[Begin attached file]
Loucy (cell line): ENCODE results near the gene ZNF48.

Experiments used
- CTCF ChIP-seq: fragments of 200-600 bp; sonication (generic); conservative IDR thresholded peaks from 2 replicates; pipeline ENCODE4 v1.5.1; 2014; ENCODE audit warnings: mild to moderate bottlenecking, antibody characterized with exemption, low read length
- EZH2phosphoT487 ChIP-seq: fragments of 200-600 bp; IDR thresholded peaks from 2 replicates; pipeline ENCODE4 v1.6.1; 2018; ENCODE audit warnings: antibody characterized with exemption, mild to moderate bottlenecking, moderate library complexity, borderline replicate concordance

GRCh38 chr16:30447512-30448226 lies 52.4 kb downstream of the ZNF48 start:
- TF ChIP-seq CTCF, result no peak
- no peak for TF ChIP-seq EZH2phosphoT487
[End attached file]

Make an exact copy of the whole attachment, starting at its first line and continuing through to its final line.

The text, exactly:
Loucy (cell line): ENCODE results near the gene ZNF48.

Experiments used
- CTCF ChIP-seq: fragments of 200-600 bp; sonication (generic); conservative IDR thresholded peaks from 2 replicates; pipeline ENCODE4 v1.5.1; 2014; ENCODE audit warnings: mild to moderate bottlenecking, antibody characterized with exemption, low read length
- EZH2phosphoT487 ChIP-seq: fragments of 200-600 bp; IDR thresholded peaks from 2 replicates; pipeline ENCODE4 v1.6.1; 2018; ENCODE audit warnings: antibody characterized with exemption, mild to moderate bottlenecking, moderate library complexity, borderline replicate concordance

GRCh38 chr16:30447512-30448226 lies 52.4 kb downstream of the ZNF48 start:
- TF ChIP-seq CTCF, result no peak
- no peak for TF ChIP-seq EZH2phosphoT487